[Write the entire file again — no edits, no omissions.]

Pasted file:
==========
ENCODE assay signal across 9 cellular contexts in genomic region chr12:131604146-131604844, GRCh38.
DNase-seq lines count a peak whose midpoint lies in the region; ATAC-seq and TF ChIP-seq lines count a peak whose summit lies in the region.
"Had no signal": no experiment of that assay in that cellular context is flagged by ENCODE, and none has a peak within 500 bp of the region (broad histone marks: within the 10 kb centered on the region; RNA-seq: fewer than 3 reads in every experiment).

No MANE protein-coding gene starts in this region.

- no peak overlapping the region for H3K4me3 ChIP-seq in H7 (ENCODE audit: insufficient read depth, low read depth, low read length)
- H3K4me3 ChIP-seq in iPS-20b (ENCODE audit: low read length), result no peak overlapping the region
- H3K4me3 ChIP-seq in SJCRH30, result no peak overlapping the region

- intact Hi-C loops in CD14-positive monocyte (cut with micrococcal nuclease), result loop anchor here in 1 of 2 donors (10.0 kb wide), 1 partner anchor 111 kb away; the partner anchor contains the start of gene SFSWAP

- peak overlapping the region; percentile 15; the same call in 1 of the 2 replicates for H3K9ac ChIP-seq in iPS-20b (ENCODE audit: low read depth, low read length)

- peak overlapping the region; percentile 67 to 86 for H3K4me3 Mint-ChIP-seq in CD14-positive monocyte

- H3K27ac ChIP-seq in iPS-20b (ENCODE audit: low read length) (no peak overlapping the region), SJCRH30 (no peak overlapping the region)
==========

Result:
ENCODE assay signal across 9 cellular contexts in genomic region chr12:131604146-131604844, GRCh38.
DNase-seq lines count a peak whose midpoint lies in the region; ATAC-seq and TF ChIP-seq lines count a peak whose summit lies in the region.
"Had no signal": no experiment of that assay in that cellular context is flagged by ENCODE, and none has a peak within 500 bp of the region (broad histone marks: within the 10 kb centered on the region; RNA-seq: fewer than 3 reads in every experiment).

No MANE protein-coding gene starts in this region.

- no peak overlapping the region for H3K4me3 ChIP-seq in H7 (ENCODE audit: insufficient read depth, low read depth, low read length)
- H3K4me3 ChIP-seq in iPS-20b (ENCODE audit: low read length), result no peak overlapping the region
- H3K4me3 ChIP-seq in SJCRH30, result no peak overlapping the region

- intact Hi-C loops in CD14-positive monocyte (cut with micrococcal nuclease), result loop anchor here in 1 of 2 donors (10.0 kb wide), 1 partner anchor 111 kb away; the partner anchor contains the start of gene SFSWAP

- peak overlapping the region; percentile 15; the same call in 1 of the 2 replicates for H3K9ac ChIP-seq in iPS-20b (ENCODE audit: low read depth, low read length)

- peak overlapping the region; percentile 67 to 86 for H3K4me3 Mint-ChIP-seq in CD14-positive monocyte

- H3K27ac ChIP-seq in iPS-20b (ENCODE audit: low read length) (no peak overlapping the region), SJCRH30 (no peak overlapping the region)